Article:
baker Blinker's Weblog

First and Second Life at least.

Mike Casey Interview, 2 of 4 January 30, 2011

baker b.: We’re back with artist Mike Casey for the second part of our interview, the original of perhaps several celebrating the opening of the Pietmond Art Crawl galleries virtually located within the the online game called Second Life. More information can be found at my Second Life art galleries page here:

Speaking of games, I’d now like to talk about a site much older than Second Life even, this being SITO, and found at According to the wikipedia article on the subject, SITO opened in 1993, making it one of the oldest, Internet-based art organizations. Mike, I know you’ve been a SITO contributor for many years now, and it’s the place you’ve chosen to locate your online art gallery as well. Can you tell us how you got involved and about the magical qualities that keep you going back?

Mike C.: The Artkive is a massive collection that includes contributions from many artists that don’t participate in the collaborative projects, and some that do. As you have mentioned, I have an Artkive gallery, but it is a very small fraction of the images that I have created over the years. PANIC is a very open-ended callaborative project where someone uploads an image, someone downloads it, modifies it and uploads it again, and the process repeats. PANIC was great from the perspective that there weren’t any real rules, so it was easy to participate and fun to see the directions that people would take an image. The main downside was that the images were purged regularly since disk space wasn’t the abundant resource it is today. Even so, there were some very fun series of PANICs and I wish it had maintained its popularity.

Hygrid is a cool project that shares some features with Gridcosm, but I think it was ultimately too open-ended and difficult to grasp. Like Gridcosm, it is made of individual grids that were permanent additions to the project. The shape of the project is interesting, but difficult to visualize. Each 100×100 square grid has 4 neighbors that can be reserved. When an image is reserved, it can be made to connect to other points in the Hygrid, which is where the mind bending topology comes into play. So you could connect your new grid to the top of one grid and at the same time to the bottom of that same grid, making a loop that sits flat in the viewer as a repeating series. But rather than trying to explain all of the strange possibilities of Hygrid, here is a pointer to the project:

PANIC and Hygrid participation dropped off quickly once the Gridcosm came online. Unlike PANIC, gridcosm entries were to enjoy a more permanent existence on SITO, and the collaboration was more constrained than Hygrid. Briefly, there are 9 150×150 grids on each Gridcosm level that create the final image. The center grid is made from the previous level, and the 8 surrounding grids are available to be claimed by individual artists. The general idea is to blend with what exists when adding a new grid and to allow other artists to participate on each level rather than “hogging” a level by completing it as a solo effort, but there is only the potential wrath of the community to keep someone from violating these laws. Another fun aspect of the Gridcosm is that each grid offers the opportunity to contribute some text to a “random” poem that accompanies each level.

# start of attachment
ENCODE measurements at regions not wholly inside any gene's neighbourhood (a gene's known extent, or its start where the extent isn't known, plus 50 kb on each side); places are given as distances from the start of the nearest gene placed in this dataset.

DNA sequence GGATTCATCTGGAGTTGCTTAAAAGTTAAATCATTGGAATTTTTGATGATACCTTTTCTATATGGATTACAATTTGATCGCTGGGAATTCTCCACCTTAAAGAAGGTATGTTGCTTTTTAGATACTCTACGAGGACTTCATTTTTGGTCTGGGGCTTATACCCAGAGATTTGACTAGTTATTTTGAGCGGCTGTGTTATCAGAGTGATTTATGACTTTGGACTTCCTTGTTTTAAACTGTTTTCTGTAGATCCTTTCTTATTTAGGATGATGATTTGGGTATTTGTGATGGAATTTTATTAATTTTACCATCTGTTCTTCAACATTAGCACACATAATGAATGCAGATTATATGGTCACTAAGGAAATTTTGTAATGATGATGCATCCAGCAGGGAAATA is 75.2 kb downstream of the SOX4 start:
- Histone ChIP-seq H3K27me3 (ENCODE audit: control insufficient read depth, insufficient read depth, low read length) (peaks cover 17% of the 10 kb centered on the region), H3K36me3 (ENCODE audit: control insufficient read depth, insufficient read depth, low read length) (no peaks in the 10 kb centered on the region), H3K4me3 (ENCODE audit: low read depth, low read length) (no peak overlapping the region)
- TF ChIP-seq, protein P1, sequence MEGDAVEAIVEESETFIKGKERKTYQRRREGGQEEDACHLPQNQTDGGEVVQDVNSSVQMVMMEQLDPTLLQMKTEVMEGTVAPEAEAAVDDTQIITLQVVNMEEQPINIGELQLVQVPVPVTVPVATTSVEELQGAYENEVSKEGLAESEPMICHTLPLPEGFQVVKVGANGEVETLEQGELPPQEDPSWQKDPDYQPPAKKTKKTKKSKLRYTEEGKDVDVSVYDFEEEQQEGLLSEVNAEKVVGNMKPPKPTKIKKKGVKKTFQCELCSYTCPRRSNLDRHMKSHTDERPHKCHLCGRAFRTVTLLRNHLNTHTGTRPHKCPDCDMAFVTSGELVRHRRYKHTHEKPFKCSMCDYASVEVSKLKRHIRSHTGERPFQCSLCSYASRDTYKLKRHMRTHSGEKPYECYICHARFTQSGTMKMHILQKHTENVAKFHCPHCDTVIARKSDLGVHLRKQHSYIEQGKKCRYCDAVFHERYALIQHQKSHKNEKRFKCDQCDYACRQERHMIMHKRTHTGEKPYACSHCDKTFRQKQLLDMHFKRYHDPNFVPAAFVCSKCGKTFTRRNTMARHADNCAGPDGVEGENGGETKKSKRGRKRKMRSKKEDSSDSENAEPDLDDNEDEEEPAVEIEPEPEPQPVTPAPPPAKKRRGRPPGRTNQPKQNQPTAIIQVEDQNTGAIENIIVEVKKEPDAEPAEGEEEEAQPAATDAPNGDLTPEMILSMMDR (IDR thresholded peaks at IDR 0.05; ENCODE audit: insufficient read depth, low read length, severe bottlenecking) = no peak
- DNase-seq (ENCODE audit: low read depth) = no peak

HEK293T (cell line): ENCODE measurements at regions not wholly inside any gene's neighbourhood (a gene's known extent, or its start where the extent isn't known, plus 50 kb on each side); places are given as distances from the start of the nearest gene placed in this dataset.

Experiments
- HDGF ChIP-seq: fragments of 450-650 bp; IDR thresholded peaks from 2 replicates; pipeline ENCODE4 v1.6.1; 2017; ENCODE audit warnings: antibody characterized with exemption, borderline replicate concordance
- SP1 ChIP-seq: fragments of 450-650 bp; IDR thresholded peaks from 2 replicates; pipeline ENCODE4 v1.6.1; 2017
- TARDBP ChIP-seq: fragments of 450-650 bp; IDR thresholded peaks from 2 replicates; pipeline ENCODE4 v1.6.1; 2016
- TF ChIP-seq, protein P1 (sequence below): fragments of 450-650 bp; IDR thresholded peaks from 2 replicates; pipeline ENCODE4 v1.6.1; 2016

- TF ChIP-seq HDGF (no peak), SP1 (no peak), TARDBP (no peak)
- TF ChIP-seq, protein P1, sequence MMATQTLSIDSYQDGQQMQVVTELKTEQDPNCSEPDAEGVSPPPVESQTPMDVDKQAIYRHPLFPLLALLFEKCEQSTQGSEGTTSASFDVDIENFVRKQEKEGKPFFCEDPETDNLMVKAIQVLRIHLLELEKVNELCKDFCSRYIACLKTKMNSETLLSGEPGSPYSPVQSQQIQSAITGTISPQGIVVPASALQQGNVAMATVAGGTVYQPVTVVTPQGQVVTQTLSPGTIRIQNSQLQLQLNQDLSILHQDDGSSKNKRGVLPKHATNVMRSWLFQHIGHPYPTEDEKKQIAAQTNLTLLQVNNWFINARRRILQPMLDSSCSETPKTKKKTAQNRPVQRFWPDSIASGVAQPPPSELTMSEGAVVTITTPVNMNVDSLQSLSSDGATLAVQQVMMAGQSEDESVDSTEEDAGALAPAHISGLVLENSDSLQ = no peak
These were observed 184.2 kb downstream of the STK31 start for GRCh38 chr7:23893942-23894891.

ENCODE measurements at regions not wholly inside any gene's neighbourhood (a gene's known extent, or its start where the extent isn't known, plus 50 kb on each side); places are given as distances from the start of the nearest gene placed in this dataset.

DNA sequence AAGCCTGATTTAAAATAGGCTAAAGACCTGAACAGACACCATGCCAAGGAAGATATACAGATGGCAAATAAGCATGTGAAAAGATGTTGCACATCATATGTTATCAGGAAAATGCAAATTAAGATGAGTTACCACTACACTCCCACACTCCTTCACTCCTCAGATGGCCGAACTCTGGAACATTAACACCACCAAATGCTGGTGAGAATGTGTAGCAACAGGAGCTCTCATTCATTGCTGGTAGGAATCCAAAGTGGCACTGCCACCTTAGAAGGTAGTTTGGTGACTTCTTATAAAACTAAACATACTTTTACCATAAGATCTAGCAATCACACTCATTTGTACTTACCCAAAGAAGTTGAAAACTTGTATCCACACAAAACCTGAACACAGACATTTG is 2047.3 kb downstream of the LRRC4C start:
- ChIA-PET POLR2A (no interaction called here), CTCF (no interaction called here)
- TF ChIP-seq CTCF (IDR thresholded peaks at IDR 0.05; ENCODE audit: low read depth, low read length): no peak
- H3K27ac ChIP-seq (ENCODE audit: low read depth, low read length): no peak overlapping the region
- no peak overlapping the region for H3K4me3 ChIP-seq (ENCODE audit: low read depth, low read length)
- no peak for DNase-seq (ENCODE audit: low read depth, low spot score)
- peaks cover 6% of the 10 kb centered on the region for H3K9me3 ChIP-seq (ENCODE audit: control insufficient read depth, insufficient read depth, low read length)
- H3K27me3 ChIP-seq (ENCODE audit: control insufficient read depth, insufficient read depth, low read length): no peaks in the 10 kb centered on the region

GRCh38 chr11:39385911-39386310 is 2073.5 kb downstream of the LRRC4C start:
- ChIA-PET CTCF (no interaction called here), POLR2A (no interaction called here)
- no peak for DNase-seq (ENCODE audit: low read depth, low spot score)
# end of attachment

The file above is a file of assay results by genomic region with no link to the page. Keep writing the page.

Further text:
As far as what it is that keeps me going back, sometimes I have a bit of text that I want to put out there, sometimes I feel like trying to see what happens with some grid art. There are several levels of challenge on the art side. First, being able to blend visually can vary from easy to very difficult depending on what the other artists have left at their edges. Second, there is a challenge of trying to blend on a thematic and symbolic level with what exists – to try to continue the visual story and take it in a productive direction. Finally I would say that there is a challenge involved with fitting in on a social level. Creative group efforts generally run into all kinds of clashes, and with almost 13 years of collaboration on the grid, there have been many flame wars. So there is an effort to be part of the solution, not the problems.

baker b.: Great, thanks. I was going to attempt a summary of what the Gridcosm is all about using a paraphrase of wikipedia’s information on the subject, but I think you did a considerably better job than the latter, even. Yeah, it’s easy to see how this SITO game became a focus the way you describe it, the basic design so simple and eloquent with the collapse of a 3×3 grid back into a 1×1 square to become the seed of a new 3×3 after its completion — 8 squares surrounding a central (seed) square at all times. And with *3498* levels so far!

I was personally unsuccessful at finding a full animation of the Gridcosm online, which it seems would work best with the ability to control the speed of the fly-through. What are your opinions about the various ways the Gridcosm can presently be experienced in parts and as a whole? It’s such a massive undertaking now that I can see those who are not directly involved easily getting bogged down in the complexity. Perhaps some stories about the dominant artists and their attempts to blend creative efforts would help.

Mike C.: There have been a few different tools developed for Gridcosm fly-throughs, I think the best of them was done in Flash a few years back. Trying to wrap your mind around the entire project seems like it would be a huge task at this point. Giving each level 30 seconds would mean about 29 hours of attention. Fly-throughs are cool, but I prefer to use the “random level” feature to explore, and then go up or down manually from there.

One of my favorite things about the Gridcosm is the potential for synchronicity. With the broad variety of inspiration that goes into it, and the losely connected jumps from one symbol to the next, there is a lot of potential for meaningful conjunctions with other parts of life. At times when the sync is strong, it has always been a fun source.